Posts Tagged Richard Cizik

“Anti-Poor!” – More Demagoguery from the Evangelical Left

In a recent post at the Washington Post, Rev. Richard Cizik joins a growing chorus of progressive evangelicals in accusing conservative Christians of showing little concern for the poor.

This week at AEI’s Values and Capitalism, I offer my critique, noting that Cizik relies on the same demagogic straw-man argument that progressive evangelicals utilize time and time again: that conservative Christians oppose progressive policies not because we find them ineffective or counterproductive, but because we hate the poor and love corporations.

First, I try to examine the false assumptions underlying Cizik’s approach to socio-economic engagement:

What Cizik so clearly misses is that a proper view of collective responsibility cannot exist without a proper view of individual responsibility. It’s not about “embracing” one and “rejecting” the other, as most conservatives well understand. It’s about starting in the right place and achieving collective virtue authentically rather than forcibly.

If you doubt the need for such an integrated approach, look no further than the “Occupy” movement, in which masses of unproductive, self-absorbed blame-shifters assume radical, collective-centric poses so narrow that the “community” has become nothing more than a means for avoiding individual duties and fulfilling a lust for material security. Without a grasp of where responsibility begins, “promoting the common good” quickly diminishes into a short-sighted pig-out at the communal feeding trough.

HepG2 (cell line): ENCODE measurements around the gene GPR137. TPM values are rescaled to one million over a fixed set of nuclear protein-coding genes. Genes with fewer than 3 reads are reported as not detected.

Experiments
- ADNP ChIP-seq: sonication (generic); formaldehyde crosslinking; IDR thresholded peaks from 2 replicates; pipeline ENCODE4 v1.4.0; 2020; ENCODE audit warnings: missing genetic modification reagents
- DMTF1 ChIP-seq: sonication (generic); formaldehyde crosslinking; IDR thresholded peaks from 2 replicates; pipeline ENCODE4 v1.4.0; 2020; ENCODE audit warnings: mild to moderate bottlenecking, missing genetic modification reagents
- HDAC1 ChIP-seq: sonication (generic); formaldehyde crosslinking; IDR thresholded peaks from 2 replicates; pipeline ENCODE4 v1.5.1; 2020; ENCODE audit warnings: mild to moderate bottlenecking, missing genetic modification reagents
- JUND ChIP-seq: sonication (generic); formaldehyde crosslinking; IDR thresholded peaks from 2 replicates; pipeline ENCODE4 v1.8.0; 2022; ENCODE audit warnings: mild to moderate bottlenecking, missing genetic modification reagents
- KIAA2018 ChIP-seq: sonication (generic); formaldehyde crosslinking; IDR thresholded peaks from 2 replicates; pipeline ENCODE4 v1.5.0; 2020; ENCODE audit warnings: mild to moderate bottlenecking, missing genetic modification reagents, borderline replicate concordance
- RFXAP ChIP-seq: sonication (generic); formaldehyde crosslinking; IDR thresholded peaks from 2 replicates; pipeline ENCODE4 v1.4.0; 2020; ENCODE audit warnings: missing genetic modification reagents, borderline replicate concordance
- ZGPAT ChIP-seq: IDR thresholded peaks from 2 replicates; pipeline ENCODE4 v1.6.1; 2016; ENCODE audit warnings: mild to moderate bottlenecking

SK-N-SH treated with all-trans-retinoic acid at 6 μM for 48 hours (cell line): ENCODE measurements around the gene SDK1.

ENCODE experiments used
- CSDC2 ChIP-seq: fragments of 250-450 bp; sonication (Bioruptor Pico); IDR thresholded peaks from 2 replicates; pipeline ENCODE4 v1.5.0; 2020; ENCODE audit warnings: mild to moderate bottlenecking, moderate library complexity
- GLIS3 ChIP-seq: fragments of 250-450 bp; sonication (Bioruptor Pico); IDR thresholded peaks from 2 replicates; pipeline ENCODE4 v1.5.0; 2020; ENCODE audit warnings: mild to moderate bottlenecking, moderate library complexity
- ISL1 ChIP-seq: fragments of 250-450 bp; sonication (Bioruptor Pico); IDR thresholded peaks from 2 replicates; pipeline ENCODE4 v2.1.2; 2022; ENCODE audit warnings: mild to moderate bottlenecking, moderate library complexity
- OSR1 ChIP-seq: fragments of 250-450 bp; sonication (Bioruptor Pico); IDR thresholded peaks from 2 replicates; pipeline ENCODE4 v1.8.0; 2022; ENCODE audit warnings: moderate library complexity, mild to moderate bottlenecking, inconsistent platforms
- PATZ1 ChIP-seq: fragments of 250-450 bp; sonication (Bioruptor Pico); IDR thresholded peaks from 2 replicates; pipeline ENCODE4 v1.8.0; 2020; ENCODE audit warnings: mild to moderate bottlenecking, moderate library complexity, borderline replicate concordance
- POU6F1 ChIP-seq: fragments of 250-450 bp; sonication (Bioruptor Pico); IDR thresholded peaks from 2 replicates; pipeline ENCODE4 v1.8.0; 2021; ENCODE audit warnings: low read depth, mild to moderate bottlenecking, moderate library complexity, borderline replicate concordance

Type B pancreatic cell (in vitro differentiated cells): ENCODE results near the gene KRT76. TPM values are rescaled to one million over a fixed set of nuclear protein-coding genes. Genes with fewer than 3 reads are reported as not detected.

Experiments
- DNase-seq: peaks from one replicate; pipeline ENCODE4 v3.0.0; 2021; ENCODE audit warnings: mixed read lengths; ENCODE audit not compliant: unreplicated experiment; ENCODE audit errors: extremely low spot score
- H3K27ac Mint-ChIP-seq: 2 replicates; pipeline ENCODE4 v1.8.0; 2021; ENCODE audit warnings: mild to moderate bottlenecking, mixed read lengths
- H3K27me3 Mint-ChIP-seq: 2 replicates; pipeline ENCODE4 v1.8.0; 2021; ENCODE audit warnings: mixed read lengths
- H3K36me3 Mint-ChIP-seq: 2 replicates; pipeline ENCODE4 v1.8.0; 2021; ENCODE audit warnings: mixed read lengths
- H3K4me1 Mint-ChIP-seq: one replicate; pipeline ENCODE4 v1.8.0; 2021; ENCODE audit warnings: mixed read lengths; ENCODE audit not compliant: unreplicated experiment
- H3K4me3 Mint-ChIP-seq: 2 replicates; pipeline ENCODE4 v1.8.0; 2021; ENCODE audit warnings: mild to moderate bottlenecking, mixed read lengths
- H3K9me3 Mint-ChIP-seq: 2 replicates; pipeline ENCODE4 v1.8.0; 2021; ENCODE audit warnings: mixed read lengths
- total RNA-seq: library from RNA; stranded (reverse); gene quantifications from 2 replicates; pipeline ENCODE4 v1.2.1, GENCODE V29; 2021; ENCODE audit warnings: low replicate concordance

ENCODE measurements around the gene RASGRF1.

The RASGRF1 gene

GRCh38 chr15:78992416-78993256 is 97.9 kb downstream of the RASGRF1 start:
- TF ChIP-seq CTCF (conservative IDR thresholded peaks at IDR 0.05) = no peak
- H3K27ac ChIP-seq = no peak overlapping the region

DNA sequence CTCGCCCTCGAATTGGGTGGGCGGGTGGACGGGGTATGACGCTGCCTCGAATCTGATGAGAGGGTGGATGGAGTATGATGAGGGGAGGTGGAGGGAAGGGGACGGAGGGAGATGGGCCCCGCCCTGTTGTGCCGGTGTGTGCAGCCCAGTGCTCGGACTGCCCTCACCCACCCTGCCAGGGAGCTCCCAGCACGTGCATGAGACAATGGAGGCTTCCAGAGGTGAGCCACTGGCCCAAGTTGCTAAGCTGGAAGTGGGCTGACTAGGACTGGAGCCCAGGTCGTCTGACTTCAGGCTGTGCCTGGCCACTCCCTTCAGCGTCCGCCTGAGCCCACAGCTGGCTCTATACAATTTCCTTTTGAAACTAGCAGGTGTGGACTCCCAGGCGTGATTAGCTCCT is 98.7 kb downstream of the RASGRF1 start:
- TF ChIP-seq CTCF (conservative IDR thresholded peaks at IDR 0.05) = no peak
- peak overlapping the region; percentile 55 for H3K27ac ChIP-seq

Next, I move on to Cizik’s claims that conservative Christians are apathetic toward the poor (and the Bible?), as well as calculating political power-grabbers:

It’s not that we think supply side economics create strong economies and benefit everyone across the economic spectrum (including, ahem, the poor). It’s not that we think free exchange and accurate prices create opportunities for real, sustainable growth and economy recovery. It’s not that we think the modern public education system hurts the poor and minimum wage laws lead to poverty traps. It’s not that we think most progressive social programs lead to dehumanization, dependency and economic slavery.

No. It’s because we have a fetish for fat cats and we’re brainwashed by clever marketing. Obviously.

If Cizik is truly interested in a constructive conversation, he should recognize that it gets him nowhere to sideline our concerns about his “pro-poor” policies and elevate his progressive approach as the obvious fulfillment of the Sermon on the Mount. If he is really interested in persuading us toward his supposedly Christian outlook, he should start by explaining why and how these programs are, in fact, “pro-poor,” and how a proper Christian anthropology starts with coercion and manipulation. Instead of claiming our reasons to be purely political, he should explain how exactly his blatant desire to increase political power is somehow less so.

Read the full post here.

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